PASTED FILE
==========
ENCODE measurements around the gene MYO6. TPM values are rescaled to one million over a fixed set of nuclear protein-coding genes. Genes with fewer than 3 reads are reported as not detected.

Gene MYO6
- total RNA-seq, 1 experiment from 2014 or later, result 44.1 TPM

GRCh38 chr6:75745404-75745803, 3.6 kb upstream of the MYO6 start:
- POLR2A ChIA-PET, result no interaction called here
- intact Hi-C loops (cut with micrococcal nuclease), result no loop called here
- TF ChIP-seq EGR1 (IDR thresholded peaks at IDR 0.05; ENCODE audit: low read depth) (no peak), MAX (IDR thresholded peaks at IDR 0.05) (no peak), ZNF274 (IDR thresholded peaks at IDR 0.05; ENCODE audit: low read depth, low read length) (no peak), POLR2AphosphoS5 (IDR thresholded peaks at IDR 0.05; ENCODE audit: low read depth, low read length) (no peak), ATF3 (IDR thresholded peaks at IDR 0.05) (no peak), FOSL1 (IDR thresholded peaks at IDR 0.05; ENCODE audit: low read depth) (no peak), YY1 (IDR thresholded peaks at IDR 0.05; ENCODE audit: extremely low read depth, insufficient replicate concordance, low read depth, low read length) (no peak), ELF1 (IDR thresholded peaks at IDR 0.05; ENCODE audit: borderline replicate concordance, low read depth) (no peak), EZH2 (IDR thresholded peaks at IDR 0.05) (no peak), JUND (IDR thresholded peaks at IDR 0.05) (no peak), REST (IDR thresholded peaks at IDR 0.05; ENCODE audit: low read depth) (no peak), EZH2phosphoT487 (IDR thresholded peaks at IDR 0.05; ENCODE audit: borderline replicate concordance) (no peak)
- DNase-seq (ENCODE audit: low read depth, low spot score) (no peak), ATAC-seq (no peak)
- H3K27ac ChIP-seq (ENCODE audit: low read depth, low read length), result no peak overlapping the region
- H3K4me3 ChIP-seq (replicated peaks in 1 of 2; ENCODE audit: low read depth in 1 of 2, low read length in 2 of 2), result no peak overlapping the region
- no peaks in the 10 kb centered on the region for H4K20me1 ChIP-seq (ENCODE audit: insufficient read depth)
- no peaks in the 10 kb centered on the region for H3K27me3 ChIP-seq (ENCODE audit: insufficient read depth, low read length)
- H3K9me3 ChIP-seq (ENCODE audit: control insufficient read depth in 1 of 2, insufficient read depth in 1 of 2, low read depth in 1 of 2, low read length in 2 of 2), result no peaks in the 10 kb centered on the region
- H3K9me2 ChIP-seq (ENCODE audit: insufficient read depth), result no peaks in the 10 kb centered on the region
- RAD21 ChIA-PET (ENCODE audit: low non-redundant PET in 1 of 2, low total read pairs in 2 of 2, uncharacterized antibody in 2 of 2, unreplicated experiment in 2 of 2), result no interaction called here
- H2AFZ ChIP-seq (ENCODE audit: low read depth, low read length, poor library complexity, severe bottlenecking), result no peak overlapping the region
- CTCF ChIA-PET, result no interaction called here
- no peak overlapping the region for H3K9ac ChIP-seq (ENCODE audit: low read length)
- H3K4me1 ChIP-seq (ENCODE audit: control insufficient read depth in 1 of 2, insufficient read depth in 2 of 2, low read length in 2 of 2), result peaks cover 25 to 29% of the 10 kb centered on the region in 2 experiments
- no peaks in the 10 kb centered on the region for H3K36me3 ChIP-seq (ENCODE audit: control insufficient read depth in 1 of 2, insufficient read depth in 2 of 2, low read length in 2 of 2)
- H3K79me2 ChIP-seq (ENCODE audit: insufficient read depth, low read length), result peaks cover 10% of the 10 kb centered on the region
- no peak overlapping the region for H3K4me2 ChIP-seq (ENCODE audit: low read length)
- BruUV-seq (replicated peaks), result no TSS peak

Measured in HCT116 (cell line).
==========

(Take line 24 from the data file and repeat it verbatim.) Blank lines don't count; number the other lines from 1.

Measured in HCT116 (cell line).